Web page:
Thursday, October 25, 2007

What if a community building project wasn’t just about lumber and nails?

Behind the scenes in the past several weeks, a community house building project has been taking shape. (See the earlier post about the volunteer project to build a barrier-free home for a local disabled couple.) So far, a number of Moncton and Hillsborough area businesses have stepped forward to contribute shingles, siding, concrete, interior and exterior studding, insulation, and windows for the new home. Hillsborough contractors and tradesmen are donating their labour. Several Hillsborough residents helped find willing donors and sponsors by contacting people they know.

We’ve even had support from as far away as Grand Falls when Steve Toner, of Timber Top Trusses, not only donated the roof truss package, but then offered to look for sponsorship from his circle of contacts when he runs an upcoming marathon. He wants to donate the proceeds to the house building project. “Why are you doing this?” I asked.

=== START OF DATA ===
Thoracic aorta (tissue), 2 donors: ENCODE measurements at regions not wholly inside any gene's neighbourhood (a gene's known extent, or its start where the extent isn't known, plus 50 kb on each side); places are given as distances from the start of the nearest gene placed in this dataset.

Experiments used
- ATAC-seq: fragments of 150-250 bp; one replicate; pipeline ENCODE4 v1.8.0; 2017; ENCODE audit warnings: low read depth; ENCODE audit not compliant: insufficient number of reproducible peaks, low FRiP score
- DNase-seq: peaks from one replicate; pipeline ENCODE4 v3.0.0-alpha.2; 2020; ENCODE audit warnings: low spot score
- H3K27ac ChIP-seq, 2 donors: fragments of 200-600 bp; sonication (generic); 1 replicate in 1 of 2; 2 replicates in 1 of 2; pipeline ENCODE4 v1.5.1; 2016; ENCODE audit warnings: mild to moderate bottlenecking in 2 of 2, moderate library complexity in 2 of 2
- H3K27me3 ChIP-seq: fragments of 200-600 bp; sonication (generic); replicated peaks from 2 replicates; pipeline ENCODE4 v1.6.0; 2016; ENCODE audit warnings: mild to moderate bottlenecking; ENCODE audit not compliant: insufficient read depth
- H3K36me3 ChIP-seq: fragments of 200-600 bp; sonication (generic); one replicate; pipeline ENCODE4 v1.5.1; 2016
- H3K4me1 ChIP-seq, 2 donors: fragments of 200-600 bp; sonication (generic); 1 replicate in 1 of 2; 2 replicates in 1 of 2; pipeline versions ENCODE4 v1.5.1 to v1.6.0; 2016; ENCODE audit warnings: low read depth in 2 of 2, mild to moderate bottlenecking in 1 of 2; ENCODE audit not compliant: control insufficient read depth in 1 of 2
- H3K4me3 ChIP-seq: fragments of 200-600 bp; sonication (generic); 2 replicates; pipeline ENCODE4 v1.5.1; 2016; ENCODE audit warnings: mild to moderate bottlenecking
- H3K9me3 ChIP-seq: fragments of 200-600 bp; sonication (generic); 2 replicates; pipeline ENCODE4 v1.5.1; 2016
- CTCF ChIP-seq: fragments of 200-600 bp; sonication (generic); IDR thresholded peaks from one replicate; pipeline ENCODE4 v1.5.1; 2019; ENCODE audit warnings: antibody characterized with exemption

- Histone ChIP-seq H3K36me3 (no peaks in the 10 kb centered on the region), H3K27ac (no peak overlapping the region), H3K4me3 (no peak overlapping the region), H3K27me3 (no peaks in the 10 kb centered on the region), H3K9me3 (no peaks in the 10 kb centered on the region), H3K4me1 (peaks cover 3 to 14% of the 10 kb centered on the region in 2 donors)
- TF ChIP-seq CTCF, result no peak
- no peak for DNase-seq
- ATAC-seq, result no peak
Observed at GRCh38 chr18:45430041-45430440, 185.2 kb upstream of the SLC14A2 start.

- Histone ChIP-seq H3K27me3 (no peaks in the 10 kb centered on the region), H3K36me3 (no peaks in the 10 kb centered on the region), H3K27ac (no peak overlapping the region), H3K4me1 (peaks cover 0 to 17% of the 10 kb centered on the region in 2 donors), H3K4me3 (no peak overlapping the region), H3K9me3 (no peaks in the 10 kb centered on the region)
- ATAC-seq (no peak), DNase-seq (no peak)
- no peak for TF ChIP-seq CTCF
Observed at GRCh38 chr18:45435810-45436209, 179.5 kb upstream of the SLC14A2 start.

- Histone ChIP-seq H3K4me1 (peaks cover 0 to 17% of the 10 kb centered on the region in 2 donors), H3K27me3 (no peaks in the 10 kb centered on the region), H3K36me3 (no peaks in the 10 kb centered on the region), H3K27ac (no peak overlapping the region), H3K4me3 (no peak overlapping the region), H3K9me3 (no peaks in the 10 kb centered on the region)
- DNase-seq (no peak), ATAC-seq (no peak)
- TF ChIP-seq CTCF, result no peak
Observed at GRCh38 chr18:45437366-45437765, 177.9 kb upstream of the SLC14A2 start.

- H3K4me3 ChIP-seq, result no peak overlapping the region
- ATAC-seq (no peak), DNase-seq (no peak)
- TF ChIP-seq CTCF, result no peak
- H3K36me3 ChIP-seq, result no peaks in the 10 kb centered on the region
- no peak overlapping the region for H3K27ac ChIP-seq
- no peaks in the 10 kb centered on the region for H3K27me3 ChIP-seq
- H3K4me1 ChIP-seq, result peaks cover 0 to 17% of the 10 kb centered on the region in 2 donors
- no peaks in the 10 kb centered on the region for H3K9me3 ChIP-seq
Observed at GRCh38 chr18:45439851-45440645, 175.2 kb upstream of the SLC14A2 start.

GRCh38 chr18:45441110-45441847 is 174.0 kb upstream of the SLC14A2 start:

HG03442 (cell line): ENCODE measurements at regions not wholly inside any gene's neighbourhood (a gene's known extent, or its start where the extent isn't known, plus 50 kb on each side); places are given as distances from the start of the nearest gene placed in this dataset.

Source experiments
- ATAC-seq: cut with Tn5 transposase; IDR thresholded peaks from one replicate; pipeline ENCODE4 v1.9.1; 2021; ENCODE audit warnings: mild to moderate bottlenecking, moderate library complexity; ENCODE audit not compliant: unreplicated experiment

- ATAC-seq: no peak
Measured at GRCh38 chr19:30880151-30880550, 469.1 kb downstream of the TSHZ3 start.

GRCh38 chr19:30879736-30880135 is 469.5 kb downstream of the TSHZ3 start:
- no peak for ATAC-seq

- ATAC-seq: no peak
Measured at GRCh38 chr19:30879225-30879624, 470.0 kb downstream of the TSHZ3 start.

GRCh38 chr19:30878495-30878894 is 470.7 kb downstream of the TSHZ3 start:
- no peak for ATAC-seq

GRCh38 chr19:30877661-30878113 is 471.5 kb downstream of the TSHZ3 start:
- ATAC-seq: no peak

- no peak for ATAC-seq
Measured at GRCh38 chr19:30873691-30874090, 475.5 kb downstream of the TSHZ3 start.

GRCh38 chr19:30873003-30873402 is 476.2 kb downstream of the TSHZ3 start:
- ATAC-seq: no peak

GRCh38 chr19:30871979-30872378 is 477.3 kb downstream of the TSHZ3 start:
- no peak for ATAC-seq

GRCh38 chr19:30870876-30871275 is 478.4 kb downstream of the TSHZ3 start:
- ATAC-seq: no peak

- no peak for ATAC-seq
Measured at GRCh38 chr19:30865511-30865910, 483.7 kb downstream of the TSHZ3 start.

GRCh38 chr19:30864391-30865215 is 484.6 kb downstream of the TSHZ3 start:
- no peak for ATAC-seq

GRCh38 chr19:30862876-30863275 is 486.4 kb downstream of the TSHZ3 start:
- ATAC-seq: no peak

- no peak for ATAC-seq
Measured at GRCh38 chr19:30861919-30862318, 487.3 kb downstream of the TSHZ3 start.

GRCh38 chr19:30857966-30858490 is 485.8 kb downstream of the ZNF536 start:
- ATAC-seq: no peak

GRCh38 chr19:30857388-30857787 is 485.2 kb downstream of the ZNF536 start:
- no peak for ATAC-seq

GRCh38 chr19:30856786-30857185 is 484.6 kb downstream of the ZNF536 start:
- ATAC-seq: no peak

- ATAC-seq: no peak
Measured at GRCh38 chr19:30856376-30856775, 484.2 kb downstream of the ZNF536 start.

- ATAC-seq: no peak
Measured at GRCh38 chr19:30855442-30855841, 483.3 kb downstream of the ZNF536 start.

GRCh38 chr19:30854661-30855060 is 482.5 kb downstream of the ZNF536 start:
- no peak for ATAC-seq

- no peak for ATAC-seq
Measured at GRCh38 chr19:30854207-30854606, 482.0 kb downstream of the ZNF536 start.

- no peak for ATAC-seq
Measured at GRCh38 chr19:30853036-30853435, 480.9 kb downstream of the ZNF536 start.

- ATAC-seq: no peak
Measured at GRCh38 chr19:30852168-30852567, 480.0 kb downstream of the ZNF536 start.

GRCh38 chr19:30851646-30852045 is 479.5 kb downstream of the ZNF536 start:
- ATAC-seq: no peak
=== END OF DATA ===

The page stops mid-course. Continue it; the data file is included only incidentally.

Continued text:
“Because what you’re doing is a really good thing.”

It is a good thing. It’s a good thing for Albert County and it’s a good thing for the couple we are helping. They find it difficult to put into words the feelings that come from being wrapped in love.

But it’s not just about building a house. It’s about a community working together on a project that shows the world we care. It’s about building community spirit. Like Footloose drew people together in a common cause of better individual health, this house-building project can bring people together in a common cause of better community health.

The successes of our community suppers show we like to work together. Camaraderie and warmth comes from working together in the service of others. Our success with Footloose showed that people in Albert County are tired of complacency – of ‘settling for less’ – they want to improve. Now let’s keep the momentum and show the real strength and quality of our heart.

We’ve endured too much negativity recently. Our youth desperately need our attention; they need to be surrounded by adults who are setting an example. They need to see how caring translates to action. And they need to be involved in community building, too.

So talk about this project to your friends and co-workers. Let people know what is happening here. Step out of your complacency. Dare to care out loud. Get involved.

If you want to help out in some way, call Pat Carr, 734-2367.

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